6 It has been held by the Illinois Supreme Court that a purchase by the administrator of the assets of an estate either directly or indirectly is fraudulent per se (Davison v. Simater (1937), 366 Ill. 139, 142, 7 N.E.2d 867, 869) regardless of the adequacy of the price or the fairness of the sale. (Miles v. Wheeler (1867), 43 Ill. 123, 126-27.) The reason for this rule is that the interests of a buyer and seller are necessarily antagonistic and the administrator acting as a fiduciary ought not to be exposed to this conflict of interest. Shultz v. O'Hearn (1925), 319 Ill. 244, 247, 149 N.E. 808, 809; Rittenhouse v. Smith (1912), 255 Ill. 493, 496, 99 N.E. 657, 659.
7 We hold that the allegations were sufficient to entitle plaintiffs to the relief requested. Plaintiffs alleged conduct sufficient to enable a court to impose a constructive trust if the allegations are found to be true. Fair play, equity, and good consciousness require that plaintiffs have their day in court.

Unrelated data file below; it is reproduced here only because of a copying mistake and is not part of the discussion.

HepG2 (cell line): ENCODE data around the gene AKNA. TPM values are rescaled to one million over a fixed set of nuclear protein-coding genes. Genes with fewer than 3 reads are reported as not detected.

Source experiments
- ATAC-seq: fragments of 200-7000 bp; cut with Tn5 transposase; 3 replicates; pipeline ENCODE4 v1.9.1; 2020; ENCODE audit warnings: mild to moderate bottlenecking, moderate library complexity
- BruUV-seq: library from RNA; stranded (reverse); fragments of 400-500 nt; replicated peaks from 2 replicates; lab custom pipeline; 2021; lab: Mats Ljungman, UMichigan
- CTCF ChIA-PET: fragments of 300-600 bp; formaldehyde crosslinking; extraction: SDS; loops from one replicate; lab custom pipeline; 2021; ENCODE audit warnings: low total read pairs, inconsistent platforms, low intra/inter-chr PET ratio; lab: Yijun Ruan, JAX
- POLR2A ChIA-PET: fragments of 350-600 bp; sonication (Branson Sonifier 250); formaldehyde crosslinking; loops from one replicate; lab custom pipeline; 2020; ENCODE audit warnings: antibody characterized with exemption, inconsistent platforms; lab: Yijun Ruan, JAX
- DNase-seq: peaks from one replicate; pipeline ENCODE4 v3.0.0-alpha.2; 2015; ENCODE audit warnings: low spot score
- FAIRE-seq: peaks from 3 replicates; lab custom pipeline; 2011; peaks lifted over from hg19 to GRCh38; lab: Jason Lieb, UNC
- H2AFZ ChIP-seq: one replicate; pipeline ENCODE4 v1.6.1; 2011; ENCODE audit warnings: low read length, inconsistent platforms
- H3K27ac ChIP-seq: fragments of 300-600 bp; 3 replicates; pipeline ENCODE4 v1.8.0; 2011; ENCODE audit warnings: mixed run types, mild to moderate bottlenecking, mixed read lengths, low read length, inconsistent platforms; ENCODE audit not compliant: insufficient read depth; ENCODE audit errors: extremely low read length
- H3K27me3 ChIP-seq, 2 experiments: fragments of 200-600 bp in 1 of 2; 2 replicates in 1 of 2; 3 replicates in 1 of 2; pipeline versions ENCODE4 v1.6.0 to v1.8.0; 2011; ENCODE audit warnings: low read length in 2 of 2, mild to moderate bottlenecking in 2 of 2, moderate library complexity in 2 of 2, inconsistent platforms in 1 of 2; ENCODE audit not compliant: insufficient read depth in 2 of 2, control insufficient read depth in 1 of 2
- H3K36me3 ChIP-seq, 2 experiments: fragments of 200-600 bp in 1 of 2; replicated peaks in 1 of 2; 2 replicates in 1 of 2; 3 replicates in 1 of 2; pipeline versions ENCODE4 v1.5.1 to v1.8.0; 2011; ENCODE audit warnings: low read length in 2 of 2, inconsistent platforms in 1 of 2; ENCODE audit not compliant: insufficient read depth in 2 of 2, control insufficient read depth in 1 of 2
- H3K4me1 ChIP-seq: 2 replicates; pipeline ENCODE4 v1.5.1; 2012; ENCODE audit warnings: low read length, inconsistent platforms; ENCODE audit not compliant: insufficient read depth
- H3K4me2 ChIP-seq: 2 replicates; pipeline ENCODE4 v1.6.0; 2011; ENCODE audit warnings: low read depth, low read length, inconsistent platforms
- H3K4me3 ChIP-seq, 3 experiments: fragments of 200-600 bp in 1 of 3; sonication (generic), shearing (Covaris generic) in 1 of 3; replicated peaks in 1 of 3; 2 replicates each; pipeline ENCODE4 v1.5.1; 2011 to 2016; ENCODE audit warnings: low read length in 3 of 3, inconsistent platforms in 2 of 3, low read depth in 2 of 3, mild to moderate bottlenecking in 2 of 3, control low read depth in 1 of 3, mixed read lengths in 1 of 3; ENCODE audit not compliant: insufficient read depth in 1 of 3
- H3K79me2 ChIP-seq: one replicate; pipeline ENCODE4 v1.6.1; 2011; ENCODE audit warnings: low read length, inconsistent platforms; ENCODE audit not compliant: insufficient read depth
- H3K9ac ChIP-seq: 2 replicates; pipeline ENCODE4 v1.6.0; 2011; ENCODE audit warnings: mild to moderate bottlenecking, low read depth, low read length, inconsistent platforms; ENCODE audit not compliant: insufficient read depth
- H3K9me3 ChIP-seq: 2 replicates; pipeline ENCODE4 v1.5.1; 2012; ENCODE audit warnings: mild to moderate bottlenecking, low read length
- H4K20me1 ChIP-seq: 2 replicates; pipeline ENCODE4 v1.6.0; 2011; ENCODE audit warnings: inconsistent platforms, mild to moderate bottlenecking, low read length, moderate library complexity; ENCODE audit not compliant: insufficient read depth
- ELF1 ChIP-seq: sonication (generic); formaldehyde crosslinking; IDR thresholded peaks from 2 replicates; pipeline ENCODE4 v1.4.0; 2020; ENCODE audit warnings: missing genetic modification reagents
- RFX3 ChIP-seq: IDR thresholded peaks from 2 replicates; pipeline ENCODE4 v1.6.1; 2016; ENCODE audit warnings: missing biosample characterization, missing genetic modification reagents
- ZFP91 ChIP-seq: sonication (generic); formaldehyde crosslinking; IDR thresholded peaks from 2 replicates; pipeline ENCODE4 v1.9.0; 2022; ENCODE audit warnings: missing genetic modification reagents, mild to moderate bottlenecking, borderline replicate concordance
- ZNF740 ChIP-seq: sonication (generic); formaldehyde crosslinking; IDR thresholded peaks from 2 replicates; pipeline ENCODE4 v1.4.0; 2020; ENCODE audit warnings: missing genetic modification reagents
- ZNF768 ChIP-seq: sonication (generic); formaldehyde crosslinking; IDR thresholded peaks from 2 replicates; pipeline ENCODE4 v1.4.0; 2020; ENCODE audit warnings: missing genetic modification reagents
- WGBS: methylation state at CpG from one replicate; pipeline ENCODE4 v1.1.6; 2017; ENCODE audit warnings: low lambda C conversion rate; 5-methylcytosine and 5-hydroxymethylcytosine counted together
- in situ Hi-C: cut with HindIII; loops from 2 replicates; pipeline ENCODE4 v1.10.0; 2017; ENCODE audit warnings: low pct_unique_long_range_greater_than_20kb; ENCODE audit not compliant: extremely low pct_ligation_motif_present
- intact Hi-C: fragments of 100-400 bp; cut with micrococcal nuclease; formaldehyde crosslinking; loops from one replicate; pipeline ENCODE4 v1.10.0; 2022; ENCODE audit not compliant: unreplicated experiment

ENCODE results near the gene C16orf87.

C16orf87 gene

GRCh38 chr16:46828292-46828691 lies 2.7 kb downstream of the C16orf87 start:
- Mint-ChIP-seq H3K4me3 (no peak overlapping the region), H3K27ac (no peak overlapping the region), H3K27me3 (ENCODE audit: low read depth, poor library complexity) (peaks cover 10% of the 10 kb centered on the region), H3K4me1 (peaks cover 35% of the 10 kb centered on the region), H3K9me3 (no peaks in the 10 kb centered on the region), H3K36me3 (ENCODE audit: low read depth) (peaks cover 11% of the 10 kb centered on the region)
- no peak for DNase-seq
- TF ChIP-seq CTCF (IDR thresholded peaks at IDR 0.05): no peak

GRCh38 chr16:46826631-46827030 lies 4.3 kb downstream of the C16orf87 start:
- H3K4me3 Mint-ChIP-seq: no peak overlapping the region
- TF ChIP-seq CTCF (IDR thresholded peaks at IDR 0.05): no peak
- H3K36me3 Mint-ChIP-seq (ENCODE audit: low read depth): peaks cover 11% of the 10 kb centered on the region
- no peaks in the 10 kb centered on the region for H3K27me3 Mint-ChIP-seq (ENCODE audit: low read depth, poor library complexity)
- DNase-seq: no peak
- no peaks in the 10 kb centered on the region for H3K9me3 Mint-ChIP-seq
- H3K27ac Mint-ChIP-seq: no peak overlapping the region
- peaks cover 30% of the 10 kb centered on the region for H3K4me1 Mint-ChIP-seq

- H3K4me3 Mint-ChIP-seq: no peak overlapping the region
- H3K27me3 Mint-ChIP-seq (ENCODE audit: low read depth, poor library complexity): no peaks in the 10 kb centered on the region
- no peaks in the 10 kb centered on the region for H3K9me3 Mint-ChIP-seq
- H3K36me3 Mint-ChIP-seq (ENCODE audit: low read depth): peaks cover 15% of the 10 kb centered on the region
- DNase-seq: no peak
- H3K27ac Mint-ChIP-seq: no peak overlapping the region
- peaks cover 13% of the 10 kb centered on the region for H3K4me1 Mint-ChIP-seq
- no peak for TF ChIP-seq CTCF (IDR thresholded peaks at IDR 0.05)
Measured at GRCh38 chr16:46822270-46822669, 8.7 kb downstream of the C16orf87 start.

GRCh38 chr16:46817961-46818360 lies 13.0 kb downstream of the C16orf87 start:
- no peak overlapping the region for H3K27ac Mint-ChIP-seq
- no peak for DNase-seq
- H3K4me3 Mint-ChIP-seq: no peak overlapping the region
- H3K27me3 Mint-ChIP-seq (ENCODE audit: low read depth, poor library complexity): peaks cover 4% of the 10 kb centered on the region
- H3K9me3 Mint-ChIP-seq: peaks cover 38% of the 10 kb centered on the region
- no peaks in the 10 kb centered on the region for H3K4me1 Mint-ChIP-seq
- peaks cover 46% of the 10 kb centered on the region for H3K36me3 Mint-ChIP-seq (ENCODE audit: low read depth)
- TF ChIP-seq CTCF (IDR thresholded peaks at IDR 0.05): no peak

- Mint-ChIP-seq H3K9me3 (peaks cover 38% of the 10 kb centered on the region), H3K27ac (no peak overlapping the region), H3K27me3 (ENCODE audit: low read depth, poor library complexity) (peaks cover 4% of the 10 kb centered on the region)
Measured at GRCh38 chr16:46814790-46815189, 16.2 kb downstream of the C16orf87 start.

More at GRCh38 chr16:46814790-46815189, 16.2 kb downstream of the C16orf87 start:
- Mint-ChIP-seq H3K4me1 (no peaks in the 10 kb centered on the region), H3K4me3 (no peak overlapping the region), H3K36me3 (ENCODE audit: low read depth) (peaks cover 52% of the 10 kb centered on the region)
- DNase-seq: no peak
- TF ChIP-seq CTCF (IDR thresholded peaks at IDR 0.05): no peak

We reverse the order of dismissal and remand the cause to the probate division of the Circuit Court of Cook County for further proceedings not inconsistent with this opinion.
Reversed and remanded.
DIERINGER and LINN, JJ., concur.